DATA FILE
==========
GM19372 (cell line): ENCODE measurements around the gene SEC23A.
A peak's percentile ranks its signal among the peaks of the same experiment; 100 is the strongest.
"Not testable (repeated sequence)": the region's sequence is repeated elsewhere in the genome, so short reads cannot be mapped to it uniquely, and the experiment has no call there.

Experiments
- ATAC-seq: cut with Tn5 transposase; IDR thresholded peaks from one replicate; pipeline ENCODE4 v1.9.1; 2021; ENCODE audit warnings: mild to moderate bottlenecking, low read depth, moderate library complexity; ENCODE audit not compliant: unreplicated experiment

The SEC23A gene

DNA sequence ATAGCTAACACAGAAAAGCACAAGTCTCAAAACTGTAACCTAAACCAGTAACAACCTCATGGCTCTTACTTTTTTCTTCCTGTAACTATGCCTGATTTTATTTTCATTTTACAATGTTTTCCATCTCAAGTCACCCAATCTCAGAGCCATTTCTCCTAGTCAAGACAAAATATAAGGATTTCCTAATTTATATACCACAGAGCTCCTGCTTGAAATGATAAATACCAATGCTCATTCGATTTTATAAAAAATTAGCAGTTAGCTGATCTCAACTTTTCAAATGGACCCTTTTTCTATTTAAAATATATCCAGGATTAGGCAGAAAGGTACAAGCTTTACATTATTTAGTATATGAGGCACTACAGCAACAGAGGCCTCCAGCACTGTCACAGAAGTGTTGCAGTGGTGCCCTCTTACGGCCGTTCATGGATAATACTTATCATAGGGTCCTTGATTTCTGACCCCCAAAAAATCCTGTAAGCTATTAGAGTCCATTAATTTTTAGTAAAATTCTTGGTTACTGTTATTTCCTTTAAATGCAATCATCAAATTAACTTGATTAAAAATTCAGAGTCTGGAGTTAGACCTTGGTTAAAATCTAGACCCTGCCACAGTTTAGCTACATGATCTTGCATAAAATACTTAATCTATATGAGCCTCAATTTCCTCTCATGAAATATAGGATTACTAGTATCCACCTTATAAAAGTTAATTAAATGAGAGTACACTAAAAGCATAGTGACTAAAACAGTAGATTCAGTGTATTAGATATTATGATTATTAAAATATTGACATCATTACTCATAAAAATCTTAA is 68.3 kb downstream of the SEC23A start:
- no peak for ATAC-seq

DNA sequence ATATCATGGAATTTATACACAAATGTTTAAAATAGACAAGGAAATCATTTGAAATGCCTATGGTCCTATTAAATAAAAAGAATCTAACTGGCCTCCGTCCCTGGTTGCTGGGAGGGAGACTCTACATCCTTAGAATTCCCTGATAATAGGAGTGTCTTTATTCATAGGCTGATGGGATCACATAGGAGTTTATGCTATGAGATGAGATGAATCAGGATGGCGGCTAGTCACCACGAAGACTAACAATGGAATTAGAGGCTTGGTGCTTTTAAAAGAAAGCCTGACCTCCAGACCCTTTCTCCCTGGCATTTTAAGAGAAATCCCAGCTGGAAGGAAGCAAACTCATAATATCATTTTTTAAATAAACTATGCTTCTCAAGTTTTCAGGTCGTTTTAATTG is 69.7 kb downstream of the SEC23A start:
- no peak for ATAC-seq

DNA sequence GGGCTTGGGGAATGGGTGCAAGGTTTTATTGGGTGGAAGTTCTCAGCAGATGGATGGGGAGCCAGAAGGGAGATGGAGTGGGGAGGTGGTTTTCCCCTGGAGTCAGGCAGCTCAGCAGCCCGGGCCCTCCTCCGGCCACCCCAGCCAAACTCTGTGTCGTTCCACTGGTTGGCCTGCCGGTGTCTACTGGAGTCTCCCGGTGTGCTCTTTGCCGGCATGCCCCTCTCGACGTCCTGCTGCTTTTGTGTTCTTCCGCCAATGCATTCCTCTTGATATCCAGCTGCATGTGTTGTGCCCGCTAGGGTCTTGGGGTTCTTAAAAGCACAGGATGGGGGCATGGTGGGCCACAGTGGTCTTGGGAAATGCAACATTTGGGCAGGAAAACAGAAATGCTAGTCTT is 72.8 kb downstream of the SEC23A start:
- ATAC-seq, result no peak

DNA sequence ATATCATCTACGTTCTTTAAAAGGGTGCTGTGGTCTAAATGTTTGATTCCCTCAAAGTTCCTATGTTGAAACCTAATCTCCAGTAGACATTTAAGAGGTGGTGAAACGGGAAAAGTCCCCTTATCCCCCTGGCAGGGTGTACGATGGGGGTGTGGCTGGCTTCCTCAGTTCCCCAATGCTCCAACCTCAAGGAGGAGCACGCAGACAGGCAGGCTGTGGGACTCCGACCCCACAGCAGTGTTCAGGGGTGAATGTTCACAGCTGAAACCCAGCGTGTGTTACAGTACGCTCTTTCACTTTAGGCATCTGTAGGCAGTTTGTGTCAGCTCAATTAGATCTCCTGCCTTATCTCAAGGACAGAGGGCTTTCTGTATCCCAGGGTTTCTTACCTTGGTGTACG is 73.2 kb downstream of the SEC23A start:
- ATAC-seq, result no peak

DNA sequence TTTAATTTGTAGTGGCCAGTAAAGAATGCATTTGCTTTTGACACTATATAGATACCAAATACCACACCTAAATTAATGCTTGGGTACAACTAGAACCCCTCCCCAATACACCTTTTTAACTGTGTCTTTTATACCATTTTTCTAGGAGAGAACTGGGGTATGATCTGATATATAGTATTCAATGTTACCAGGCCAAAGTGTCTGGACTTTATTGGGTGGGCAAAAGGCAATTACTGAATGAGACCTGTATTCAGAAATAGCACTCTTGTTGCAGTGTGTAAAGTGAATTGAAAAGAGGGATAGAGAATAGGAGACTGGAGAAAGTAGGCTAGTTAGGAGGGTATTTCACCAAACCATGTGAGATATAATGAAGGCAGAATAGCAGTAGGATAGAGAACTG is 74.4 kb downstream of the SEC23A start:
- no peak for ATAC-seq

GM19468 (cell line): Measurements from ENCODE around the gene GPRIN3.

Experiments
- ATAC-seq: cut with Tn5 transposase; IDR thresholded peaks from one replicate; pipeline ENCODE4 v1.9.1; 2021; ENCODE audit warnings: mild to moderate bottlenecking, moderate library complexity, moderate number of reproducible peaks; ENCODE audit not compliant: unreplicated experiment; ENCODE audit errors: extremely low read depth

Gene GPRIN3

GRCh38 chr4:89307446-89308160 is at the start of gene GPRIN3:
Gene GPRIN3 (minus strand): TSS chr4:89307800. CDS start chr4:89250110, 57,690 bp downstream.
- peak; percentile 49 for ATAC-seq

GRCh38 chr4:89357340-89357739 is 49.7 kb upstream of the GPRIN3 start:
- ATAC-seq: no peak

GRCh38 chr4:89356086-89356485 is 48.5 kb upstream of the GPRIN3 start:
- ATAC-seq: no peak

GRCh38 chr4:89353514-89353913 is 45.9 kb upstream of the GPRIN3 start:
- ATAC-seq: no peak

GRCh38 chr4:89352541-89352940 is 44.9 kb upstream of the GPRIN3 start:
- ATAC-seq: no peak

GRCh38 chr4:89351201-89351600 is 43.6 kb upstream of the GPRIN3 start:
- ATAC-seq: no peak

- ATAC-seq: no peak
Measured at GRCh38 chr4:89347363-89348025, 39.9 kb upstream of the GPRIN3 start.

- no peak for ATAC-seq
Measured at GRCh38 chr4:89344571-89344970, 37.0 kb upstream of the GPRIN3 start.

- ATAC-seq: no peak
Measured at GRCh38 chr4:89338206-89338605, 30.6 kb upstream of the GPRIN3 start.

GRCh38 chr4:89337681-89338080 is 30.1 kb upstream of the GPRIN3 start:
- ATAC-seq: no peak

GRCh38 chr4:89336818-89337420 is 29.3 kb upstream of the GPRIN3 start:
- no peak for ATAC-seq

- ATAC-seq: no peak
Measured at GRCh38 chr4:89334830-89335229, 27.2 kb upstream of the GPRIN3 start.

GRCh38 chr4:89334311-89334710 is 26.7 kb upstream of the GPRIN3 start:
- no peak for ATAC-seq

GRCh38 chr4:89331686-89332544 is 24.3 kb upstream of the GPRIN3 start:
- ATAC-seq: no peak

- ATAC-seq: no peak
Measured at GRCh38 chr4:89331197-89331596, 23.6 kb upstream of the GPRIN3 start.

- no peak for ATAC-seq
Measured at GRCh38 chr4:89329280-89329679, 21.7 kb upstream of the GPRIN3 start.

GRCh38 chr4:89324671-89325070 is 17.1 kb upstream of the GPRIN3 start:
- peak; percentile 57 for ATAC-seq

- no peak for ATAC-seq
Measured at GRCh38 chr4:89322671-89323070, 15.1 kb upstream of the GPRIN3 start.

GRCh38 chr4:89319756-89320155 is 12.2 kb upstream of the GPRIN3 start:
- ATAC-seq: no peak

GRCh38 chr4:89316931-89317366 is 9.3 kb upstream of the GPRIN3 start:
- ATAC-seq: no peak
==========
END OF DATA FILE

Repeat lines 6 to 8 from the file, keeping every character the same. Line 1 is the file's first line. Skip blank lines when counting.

The SEC23A gene

DNA sequence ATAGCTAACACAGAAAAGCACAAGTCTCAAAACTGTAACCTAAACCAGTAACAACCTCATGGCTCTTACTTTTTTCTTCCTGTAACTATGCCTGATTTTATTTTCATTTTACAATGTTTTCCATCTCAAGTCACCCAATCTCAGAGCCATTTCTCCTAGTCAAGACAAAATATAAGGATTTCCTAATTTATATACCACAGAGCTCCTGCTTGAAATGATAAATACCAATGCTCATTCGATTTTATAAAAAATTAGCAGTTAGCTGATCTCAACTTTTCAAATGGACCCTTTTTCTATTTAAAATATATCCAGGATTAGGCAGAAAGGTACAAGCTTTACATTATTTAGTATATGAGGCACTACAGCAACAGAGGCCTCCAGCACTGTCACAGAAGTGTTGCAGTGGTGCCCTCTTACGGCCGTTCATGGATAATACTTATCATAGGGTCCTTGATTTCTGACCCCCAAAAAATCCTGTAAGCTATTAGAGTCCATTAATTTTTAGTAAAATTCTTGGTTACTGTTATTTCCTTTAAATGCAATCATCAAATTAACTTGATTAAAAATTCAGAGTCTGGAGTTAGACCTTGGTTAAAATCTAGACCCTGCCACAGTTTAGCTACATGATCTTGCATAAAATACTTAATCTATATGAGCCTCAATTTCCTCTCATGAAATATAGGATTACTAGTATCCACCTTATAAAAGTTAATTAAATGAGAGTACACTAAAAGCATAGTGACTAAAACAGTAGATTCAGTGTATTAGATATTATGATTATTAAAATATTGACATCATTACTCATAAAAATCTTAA is 68.3 kb downstream of the SEC23A start:
- no peak for ATAC-seq